Then there are the hidden signs—the labels that some people see yet choose not to talk about. There is typically no need or want for others to point them out due to the extra pain behind the internal scars. With these, I feel the burdens of them on my shoulders without carrying that floating exclamation point over my head, like some character in that game The Sims in need of attention. Some can see it in my eyes, or others with the same label can spot it in an instant, but they are there, hidden amongst the rest. I am an ex-convict, who has paid my debt in full. I am an alcoholic and an addict, who is working a program of recovery. I am a man who is diagnosed with mental health issues, who also practices mental health cognizance. I am all of these things, but these things do not and will not ever fully define who I am. They are a part of what makes me whole and what has made my whole life happen how it has, but not wholly what makes me or has driven me to what I have become. There is an importance in seeing the power of these inner struggles and using that as a means of liberation. It is only by the act of acceptance of the existence of the demons that I have learned to control them for my own progressive gains.
So I leave you with a portion of what one of my labels—an actual idol of mine—recently said in his speech as he received the Generation Award from MTV. In it, he spoke about the power of self-acceptance and how instead of conforming to the world and its standard of practice, he conformed the world to him, never changing who he was, in order to reach his full potential in life:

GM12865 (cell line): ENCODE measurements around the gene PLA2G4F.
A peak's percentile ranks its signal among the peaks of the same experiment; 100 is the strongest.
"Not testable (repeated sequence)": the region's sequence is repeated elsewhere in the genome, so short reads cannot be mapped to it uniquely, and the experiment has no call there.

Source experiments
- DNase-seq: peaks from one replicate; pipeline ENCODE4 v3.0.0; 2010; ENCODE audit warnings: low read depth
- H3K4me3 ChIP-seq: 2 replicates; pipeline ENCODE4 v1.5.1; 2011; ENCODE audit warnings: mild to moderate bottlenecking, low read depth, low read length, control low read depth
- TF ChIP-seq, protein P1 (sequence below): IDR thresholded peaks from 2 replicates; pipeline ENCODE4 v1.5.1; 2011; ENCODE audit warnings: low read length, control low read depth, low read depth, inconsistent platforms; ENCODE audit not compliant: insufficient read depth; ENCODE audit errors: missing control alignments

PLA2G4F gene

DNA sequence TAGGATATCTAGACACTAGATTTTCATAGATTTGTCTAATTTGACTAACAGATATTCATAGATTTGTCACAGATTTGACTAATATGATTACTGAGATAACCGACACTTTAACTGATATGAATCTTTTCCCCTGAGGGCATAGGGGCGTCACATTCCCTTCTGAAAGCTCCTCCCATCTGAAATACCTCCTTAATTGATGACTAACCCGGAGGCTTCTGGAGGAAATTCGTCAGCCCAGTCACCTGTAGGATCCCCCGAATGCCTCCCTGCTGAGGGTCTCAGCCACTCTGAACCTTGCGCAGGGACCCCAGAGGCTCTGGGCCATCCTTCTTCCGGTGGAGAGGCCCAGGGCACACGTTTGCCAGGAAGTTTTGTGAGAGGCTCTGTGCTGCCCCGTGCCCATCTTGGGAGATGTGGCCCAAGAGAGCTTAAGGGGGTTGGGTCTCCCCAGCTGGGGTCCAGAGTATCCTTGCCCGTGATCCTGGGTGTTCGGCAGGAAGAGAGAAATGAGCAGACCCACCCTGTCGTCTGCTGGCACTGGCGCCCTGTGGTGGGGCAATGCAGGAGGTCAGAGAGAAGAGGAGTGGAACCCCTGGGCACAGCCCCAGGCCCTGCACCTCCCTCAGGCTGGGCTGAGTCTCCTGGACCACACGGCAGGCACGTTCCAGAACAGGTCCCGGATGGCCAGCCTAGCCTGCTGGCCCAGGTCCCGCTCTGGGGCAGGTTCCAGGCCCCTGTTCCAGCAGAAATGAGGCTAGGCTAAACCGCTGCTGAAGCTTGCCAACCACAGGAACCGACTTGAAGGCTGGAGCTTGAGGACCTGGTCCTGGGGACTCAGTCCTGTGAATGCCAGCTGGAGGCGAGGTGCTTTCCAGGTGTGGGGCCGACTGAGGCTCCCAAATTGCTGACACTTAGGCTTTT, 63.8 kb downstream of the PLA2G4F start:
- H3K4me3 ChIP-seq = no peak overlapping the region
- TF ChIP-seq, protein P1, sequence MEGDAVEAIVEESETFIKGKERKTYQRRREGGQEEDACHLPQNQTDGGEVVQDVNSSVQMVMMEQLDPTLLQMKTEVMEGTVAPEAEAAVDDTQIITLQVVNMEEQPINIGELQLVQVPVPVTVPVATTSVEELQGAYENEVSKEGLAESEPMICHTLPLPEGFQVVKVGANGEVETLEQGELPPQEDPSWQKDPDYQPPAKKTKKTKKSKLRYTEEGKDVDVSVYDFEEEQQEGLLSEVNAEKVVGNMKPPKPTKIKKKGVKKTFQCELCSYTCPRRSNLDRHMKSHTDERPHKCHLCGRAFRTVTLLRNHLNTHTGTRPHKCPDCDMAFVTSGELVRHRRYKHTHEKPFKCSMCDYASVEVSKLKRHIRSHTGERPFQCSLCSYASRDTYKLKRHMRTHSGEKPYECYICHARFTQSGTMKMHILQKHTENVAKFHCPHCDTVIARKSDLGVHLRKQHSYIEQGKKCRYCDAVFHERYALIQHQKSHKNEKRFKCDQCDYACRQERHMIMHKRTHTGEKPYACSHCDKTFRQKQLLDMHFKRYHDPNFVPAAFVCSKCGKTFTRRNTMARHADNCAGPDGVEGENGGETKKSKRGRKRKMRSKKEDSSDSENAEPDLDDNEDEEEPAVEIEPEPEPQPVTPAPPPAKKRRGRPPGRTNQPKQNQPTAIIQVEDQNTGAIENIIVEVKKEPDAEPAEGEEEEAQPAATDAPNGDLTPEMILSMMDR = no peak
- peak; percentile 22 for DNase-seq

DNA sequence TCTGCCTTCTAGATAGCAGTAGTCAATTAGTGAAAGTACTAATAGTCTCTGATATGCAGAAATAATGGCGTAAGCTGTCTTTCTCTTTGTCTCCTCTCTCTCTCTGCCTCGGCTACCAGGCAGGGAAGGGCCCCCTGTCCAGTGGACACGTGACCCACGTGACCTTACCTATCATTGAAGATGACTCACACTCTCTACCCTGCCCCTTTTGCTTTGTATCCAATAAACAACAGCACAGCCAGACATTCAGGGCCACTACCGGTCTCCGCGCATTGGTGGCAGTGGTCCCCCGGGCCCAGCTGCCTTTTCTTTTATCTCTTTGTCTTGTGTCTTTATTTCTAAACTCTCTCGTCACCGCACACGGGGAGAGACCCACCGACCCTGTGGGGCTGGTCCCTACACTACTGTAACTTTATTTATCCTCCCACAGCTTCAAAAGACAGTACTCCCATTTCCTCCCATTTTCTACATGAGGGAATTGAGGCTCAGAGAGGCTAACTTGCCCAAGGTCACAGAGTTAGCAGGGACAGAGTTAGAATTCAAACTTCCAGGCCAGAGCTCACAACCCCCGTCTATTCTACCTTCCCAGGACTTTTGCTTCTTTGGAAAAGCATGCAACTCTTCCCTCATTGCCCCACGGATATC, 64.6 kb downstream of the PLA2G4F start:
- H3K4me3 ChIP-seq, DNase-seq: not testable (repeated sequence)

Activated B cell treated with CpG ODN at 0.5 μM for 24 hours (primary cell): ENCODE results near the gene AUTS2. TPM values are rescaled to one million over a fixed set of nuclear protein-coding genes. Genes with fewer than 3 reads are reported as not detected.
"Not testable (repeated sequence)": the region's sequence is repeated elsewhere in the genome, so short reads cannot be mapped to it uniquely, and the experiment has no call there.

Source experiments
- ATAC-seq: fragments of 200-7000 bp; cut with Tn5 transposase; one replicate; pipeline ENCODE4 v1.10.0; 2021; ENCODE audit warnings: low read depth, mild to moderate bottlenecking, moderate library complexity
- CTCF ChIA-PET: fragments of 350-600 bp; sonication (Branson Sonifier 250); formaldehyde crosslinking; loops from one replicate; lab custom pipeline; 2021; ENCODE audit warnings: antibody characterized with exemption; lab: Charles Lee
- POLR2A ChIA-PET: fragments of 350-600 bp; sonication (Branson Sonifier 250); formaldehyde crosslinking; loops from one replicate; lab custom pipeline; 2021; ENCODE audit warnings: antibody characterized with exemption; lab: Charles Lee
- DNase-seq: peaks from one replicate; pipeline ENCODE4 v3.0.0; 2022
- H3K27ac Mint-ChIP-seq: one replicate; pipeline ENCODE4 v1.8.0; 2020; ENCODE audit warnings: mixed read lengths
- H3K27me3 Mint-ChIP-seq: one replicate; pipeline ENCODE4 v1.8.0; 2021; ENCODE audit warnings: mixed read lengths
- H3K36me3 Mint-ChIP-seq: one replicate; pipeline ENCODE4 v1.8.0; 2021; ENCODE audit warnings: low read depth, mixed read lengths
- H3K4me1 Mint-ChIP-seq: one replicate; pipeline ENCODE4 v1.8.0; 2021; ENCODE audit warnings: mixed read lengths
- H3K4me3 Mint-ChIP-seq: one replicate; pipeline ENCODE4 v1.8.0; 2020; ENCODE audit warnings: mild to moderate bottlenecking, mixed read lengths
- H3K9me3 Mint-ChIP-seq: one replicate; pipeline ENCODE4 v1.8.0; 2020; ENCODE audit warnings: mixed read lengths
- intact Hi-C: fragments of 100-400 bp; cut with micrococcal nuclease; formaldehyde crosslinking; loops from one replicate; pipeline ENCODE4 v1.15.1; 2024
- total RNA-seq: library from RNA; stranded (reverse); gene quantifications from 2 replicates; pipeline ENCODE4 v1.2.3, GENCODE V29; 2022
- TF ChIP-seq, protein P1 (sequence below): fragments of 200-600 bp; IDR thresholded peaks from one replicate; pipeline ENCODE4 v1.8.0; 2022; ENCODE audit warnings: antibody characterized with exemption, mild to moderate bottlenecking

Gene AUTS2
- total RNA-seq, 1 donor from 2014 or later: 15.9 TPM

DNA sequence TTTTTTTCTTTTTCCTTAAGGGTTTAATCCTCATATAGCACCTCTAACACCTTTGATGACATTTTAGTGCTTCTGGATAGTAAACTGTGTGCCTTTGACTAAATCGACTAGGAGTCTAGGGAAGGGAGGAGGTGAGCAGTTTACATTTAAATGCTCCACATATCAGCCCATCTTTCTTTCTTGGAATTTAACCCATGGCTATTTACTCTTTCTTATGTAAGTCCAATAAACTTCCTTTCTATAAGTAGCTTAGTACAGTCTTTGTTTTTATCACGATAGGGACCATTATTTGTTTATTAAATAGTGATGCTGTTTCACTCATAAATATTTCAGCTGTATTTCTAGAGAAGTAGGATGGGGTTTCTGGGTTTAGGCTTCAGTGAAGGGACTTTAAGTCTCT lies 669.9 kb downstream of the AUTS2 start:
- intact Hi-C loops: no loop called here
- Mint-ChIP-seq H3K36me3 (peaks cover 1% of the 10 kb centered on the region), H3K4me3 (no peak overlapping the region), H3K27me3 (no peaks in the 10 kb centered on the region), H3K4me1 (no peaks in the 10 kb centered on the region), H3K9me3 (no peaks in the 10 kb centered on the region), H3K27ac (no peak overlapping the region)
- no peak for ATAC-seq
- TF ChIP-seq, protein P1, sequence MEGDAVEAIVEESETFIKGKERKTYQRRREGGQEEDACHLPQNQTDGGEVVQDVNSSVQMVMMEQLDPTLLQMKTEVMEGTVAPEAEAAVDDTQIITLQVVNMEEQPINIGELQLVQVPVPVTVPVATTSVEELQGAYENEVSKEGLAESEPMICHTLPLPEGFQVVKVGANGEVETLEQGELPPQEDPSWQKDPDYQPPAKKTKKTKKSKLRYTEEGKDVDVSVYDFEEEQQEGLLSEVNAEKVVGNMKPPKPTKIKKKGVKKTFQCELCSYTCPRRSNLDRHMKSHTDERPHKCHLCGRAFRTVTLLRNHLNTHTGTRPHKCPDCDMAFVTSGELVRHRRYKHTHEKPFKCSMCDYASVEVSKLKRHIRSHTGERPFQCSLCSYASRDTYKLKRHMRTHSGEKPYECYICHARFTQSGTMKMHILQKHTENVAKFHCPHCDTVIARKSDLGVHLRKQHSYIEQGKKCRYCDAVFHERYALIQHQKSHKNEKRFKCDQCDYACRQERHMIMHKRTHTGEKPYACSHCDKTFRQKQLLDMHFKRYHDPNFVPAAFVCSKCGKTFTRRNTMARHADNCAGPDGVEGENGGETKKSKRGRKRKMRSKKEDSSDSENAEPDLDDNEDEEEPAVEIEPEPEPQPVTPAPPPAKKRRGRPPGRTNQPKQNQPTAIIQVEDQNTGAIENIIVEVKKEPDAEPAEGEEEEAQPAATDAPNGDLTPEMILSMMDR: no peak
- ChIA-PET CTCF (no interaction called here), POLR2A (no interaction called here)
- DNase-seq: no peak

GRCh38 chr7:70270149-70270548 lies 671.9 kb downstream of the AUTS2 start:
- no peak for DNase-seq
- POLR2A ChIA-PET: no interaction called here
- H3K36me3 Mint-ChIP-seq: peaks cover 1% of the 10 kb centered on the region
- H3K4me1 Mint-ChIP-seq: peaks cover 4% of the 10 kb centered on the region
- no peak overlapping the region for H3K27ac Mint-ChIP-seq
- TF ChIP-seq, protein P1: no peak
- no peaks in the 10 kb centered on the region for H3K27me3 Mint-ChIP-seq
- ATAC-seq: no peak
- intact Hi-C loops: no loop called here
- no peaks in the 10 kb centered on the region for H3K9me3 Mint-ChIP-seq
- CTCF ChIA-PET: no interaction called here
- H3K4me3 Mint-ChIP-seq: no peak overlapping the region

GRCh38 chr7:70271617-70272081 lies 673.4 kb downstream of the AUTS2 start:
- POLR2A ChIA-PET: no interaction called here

“So, yes it’s important that you are your most authentic self. But that’s not enough. Because there’s another side to being your authentic self, your true self, and that’s the side that the magic is on. That’s the side that’s gold. And yes it’s important to be yourself but you gotta recognize the joy and the responsibility of bringing everybody with you. We bring everybody with us, and you do that by being kind, by being compassionate, by being inclusive, and straight-up just being good to people, because that matters. And if you can hit that place, that’s when you become powerful, that’s when you become influential, that’s when you can have real global influence in a positive way. So that’s it and I leave you with this — when I was 15 years old I heard a quote and I will never forget it, I bring it with me everywhere I go and it’s ingrained in my DNA. The quote is this: It’s nice to be important, but it’s more important to be nice.”Dwayne Johnson
The most powerful thing I can be is myself. It is the ultimate label. I would never change it for the world.
This means I’ll keep this face too.